BACKGROUND: African Americans and persons with low socioeconomic status (SES) are disproportionately affected by hypertension and receive less patient-centered care than less vulnerable patient populations. Moreover, continuing medical education (CME) and patient-activation interventions have infrequently been directed to improve the processes of care for these populations. OBJECTIVE: To compare the effectiveness of patient-centered interventions targeting patients and physicians with the effectiveness of minimal interventions for underserved groups. DESIGN: Randomized controlled trial conducted from January 2002 through August 2005, with patient follow-up at 3 and 12 months, in 14 urban, community-based practices in Baltimore, Maryland. PARTICIPANTS: Forty-one primary care physicians and 279 hypertension patients. INTERVENTIONS: Physician communication skills training and patient coaching by community health workers. MAIN MEASURES: Physician communication behaviors; patient ratings of physicians' participatory decision-making (PDM), patient involvement in care (PIC), reported adherence to medications; systolic and diastolic blood pressure (BP) and BP control. KEY RESULTS: Visits of trained versus control group physicians demonstrated more positive communication change scores from baseline (-0.52 vs. -0.82, p=0.04). At 12 months, the patient+physician intensive group compared to the minimal intervention group showed significantly greater improvements in patient report of physicians' PDM (β=+6.20 vs. -5.24, p=0.03) and PIC dimensions related to doctor facilitation (β=+0.22 vs. -0.17, p=0.03) and information exchange (β=+0.32 vs. -0.22, p=0.005). Improvements in patient adherence and BP control did not differ across groups for the overall patient sample. However, among patients with uncontrolled hypertension at baseline, non-significant reductions in systolic BP were observed among patients in all intervention groups-the patient+physician intensive (-13.2 mmHg), physician intensive/patient minimal (-10.6 mmHg), and the patient intensive/physician minimal (-16.8 mmHg), compared to the patient+physician minimal group (-2.0 mmHg). CONCLUSION: Interventions that enhance physicians' communication skills and activate patients to participate in their care positively affect patient-centered communication, patient perceptions of engagement in care, and may improve systolic BP among urban African-American and low SES patients with uncontrolled hypertension.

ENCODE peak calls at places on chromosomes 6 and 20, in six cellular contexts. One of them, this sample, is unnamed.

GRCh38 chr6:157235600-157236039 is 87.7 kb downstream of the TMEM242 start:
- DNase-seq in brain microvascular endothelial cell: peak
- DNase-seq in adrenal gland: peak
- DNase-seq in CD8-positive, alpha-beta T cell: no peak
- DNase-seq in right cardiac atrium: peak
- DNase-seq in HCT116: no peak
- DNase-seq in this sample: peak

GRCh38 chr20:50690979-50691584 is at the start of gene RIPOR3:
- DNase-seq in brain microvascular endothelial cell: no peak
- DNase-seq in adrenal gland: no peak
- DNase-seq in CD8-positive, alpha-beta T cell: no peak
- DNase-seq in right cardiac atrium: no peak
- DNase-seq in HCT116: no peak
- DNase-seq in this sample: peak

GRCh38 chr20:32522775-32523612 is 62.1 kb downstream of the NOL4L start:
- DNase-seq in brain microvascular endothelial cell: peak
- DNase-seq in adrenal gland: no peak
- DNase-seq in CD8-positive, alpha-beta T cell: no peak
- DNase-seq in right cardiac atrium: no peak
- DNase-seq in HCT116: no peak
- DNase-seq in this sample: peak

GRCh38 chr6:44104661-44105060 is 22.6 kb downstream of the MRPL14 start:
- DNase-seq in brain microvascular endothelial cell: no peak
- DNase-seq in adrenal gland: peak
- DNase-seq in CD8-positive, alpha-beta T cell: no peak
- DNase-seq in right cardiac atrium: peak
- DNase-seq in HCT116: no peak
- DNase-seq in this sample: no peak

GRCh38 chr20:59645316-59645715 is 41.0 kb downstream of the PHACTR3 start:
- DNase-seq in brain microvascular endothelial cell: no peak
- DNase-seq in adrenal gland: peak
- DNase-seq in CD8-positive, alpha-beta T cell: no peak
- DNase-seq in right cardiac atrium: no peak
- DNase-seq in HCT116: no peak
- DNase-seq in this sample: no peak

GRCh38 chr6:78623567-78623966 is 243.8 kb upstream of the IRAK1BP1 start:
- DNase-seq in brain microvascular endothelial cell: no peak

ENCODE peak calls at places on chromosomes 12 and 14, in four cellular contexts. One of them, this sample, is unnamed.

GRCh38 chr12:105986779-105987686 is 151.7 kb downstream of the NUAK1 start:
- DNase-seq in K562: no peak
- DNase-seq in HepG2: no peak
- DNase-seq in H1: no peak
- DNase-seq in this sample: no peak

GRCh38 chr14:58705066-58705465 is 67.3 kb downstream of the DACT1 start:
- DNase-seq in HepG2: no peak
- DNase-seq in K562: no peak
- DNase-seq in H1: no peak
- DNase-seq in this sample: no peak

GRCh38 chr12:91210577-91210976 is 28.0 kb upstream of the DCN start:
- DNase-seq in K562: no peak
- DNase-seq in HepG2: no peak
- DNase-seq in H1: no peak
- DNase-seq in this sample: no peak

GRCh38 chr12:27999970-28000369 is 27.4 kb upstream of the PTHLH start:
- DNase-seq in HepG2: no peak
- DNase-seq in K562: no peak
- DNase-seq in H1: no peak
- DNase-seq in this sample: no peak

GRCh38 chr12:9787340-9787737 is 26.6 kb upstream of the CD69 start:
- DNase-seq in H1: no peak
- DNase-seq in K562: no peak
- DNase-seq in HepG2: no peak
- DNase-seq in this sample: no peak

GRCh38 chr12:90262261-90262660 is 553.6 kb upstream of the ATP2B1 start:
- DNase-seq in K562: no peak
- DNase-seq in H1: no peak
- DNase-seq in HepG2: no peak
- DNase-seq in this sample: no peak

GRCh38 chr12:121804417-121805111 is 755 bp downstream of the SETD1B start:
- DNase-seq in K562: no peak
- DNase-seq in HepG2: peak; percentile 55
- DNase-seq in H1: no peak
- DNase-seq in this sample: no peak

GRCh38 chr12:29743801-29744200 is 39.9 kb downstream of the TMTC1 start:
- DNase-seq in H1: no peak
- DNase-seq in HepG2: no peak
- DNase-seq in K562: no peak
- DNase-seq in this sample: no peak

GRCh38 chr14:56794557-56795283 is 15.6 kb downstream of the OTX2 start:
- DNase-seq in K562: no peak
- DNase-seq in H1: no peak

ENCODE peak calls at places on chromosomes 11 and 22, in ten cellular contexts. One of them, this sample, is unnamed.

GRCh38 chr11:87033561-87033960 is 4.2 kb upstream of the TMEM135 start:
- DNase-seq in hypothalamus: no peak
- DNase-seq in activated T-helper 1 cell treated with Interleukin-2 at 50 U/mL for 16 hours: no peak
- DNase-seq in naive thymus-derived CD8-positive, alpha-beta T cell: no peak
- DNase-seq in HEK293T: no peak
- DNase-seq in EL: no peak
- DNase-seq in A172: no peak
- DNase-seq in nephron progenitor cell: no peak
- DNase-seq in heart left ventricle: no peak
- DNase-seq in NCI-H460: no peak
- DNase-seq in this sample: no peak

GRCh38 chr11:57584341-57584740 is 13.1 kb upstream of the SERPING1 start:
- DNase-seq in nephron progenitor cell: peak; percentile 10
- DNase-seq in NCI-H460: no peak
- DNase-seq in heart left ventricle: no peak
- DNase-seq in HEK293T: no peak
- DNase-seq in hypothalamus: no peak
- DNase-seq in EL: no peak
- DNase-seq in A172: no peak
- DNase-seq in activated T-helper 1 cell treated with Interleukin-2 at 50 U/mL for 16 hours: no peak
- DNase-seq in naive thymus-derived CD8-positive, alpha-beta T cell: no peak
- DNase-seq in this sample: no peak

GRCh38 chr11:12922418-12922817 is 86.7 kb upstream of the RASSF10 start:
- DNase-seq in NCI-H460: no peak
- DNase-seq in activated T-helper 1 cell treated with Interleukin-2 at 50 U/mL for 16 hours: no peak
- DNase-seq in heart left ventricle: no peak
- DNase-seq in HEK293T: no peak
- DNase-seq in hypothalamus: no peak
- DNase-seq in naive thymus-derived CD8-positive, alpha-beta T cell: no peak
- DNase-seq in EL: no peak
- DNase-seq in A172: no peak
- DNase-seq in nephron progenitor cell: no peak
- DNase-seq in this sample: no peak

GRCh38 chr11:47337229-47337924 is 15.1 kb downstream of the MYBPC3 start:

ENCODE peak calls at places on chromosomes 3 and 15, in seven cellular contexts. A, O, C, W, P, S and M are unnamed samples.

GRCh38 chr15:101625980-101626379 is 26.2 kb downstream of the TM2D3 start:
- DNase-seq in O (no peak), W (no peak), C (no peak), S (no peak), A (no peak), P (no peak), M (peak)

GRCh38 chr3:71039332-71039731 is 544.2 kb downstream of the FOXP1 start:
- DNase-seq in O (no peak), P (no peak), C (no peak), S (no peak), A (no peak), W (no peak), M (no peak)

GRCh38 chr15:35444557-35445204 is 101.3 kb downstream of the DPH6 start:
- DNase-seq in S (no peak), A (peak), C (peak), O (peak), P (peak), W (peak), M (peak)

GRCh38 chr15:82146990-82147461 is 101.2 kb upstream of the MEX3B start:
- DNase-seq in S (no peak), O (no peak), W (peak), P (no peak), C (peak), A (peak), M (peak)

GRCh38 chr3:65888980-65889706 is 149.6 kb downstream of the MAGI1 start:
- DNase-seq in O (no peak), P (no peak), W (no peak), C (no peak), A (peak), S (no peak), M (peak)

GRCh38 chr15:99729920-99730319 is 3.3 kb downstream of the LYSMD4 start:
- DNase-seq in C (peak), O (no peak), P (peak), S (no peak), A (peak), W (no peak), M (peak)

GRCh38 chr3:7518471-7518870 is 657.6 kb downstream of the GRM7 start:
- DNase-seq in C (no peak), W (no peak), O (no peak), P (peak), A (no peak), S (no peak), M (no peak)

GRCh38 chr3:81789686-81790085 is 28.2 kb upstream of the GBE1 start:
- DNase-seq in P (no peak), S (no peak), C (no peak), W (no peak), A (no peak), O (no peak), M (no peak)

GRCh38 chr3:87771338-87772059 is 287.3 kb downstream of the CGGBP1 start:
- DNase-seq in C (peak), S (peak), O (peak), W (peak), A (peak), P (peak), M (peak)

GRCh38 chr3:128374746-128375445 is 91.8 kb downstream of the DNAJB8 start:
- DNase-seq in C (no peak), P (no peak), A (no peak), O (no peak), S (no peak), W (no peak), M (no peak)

- patient-centered care
- patient-physician communication
ASJC Scopus subject areas
- Internal Medicine